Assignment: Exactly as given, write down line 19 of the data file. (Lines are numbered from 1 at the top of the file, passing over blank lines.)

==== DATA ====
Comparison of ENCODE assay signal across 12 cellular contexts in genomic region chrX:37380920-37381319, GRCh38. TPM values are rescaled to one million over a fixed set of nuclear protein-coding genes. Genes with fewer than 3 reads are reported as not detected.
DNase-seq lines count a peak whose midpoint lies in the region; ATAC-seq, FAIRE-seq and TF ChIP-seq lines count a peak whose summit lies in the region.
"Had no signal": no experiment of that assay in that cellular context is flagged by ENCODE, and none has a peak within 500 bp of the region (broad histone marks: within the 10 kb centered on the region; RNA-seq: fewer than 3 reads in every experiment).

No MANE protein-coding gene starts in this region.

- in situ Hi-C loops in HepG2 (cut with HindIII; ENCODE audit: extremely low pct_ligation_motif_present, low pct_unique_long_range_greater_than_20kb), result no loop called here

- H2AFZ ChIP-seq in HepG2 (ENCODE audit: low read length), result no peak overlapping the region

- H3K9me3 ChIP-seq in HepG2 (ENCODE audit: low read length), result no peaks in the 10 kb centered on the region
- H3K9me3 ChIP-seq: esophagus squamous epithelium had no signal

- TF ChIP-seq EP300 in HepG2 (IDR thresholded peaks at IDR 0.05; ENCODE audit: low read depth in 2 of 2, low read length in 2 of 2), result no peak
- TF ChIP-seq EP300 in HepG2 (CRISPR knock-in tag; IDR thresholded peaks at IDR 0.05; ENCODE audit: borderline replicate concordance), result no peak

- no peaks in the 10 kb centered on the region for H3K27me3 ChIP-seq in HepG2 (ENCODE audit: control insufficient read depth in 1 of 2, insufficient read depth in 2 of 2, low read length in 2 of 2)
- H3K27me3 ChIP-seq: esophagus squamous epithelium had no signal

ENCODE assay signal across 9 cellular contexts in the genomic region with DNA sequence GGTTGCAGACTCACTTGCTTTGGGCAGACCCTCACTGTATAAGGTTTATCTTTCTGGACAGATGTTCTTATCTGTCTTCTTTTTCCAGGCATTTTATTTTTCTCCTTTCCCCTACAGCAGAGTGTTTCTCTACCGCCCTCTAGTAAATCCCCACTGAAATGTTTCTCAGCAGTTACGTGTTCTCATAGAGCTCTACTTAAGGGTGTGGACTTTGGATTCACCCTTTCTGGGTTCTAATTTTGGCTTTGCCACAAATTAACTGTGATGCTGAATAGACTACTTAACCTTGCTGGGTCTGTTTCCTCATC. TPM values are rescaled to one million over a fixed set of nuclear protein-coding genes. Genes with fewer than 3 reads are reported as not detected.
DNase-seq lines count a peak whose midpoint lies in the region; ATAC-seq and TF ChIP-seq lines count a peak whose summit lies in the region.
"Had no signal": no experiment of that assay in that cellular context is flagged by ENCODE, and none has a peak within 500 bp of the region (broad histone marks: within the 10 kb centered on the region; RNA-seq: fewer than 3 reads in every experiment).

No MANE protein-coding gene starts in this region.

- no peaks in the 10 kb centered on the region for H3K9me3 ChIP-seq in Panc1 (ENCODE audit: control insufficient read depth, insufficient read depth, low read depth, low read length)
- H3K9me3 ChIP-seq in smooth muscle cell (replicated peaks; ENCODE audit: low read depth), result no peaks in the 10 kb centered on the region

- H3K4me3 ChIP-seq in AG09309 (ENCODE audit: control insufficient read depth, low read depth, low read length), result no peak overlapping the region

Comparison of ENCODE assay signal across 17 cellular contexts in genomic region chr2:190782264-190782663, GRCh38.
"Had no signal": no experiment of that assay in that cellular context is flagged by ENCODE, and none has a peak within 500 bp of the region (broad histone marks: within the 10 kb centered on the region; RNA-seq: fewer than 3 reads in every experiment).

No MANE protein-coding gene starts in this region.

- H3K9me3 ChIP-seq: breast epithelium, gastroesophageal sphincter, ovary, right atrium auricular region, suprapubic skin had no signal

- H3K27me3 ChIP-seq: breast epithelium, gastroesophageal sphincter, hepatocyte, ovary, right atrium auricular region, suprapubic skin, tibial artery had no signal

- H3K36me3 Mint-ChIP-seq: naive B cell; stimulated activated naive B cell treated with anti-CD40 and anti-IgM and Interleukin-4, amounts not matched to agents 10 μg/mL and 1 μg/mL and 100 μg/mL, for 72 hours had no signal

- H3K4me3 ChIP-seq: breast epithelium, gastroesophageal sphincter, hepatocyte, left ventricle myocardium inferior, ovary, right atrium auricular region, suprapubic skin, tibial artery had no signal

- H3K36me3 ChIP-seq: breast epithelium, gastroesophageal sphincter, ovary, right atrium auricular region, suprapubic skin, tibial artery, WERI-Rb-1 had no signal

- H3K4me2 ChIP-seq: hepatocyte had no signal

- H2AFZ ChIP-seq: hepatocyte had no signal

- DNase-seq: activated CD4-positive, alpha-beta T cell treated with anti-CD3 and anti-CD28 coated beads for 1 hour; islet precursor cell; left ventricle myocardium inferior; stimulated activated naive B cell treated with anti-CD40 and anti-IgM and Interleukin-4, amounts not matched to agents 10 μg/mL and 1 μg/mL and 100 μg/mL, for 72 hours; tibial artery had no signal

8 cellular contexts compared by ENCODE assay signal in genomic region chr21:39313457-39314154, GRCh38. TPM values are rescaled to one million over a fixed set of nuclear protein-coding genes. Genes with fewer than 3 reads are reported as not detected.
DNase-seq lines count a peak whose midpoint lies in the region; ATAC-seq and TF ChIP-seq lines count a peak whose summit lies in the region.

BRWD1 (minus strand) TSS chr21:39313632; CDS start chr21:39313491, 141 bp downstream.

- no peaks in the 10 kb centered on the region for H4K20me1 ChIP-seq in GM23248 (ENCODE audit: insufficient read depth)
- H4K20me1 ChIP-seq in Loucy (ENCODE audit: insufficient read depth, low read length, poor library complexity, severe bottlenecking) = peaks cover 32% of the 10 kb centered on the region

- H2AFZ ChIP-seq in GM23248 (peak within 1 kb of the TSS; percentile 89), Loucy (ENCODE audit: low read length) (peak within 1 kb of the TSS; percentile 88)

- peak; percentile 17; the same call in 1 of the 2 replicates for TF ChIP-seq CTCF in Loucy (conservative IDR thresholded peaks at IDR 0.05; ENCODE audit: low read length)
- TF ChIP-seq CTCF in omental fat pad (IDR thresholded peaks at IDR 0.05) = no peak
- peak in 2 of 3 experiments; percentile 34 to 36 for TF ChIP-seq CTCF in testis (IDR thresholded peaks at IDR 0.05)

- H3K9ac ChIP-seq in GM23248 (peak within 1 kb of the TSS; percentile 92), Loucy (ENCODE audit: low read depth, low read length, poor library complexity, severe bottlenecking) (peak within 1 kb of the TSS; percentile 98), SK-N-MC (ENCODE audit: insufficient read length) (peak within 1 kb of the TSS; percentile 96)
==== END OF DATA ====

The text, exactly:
- H3K4me3 ChIP-seq in AG09309 (ENCODE audit: control insufficient read depth, low read depth, low read length), result no peak overlapping the region